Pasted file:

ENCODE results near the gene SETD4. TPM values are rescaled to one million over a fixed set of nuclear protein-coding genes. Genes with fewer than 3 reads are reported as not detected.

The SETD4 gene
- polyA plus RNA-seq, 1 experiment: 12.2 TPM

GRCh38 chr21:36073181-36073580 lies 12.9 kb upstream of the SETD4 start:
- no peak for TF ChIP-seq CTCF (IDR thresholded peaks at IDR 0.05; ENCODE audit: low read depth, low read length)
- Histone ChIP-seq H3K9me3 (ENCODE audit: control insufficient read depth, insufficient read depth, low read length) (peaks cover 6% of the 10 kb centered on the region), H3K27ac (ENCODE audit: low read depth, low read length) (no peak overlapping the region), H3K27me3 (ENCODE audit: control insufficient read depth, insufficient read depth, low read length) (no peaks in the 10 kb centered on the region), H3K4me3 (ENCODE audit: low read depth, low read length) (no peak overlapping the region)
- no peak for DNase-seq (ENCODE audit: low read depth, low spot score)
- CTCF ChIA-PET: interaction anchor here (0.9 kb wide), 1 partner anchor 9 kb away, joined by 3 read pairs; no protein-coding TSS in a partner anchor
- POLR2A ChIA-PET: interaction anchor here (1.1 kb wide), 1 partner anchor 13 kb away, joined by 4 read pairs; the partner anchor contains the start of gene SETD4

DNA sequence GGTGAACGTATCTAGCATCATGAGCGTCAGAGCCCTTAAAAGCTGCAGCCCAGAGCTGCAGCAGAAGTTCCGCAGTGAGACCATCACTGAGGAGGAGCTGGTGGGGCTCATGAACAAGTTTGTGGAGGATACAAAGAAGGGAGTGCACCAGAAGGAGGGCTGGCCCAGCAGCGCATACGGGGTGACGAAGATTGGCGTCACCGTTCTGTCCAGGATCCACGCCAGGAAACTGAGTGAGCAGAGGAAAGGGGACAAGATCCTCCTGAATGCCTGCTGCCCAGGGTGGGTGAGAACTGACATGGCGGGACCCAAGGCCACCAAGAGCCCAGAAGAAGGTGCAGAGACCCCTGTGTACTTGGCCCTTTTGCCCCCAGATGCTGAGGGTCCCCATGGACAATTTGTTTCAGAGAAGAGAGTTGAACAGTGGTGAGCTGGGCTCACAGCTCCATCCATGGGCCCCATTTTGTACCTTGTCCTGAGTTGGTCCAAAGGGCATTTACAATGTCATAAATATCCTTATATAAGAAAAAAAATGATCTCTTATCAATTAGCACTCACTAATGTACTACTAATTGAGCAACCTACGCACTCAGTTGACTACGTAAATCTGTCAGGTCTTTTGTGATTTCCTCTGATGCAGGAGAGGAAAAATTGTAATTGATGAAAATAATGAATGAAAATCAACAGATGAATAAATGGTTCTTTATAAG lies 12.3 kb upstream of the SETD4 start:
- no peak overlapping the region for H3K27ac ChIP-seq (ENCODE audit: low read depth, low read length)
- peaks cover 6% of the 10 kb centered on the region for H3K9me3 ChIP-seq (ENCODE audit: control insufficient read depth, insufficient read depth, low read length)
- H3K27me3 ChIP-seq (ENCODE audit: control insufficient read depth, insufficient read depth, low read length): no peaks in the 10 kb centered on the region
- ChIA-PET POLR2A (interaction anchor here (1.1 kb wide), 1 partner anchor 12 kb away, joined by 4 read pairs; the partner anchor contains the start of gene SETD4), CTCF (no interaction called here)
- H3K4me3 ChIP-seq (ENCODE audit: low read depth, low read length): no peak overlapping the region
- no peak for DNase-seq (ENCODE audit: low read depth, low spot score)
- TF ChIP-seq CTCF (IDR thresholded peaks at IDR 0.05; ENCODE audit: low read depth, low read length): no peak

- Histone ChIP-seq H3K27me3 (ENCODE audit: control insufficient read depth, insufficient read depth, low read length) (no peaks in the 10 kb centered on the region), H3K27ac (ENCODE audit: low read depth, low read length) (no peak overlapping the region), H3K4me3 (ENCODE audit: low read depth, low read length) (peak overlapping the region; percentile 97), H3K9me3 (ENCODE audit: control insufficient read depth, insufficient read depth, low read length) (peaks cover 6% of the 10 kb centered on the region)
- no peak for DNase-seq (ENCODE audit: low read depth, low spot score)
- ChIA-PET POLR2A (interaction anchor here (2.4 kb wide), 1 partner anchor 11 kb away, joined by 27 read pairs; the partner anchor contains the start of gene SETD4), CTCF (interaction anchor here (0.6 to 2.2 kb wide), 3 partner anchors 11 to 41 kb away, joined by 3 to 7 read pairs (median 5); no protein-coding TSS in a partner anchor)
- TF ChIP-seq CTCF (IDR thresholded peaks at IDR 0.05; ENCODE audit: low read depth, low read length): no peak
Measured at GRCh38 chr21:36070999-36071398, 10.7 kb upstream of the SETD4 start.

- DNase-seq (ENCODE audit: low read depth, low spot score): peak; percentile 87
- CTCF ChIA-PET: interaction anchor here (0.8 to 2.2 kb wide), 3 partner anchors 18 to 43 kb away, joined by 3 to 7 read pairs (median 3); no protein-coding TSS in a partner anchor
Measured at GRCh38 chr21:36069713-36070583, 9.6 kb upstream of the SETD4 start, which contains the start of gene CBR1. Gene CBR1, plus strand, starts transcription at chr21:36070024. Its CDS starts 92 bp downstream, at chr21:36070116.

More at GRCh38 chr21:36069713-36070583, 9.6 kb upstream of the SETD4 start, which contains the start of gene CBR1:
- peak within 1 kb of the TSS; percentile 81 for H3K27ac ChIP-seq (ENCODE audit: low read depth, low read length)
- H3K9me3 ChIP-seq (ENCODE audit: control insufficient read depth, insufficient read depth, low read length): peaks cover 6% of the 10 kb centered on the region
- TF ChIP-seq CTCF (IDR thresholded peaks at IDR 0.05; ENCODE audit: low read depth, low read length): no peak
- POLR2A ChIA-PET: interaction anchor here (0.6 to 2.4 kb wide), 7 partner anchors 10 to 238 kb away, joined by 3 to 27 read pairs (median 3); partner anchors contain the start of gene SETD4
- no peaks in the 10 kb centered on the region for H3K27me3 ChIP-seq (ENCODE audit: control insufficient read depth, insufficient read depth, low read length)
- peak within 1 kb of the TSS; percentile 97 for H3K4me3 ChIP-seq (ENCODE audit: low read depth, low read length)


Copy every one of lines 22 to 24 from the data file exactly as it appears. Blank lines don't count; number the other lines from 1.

Measured at GRCh38 chr21:36070999-36071398, 10.7 kb upstream of the SETD4 start.

- DNase-seq (ENCODE audit: low read depth, low spot score): peak; percentile 87
- CTCF ChIA-PET: interaction anchor here (0.8 to 2.2 kb wide), 3 partner anchors 18 to 43 kb away, joined by 3 to 7 read pairs (median 3); no protein-coding TSS in a partner anchor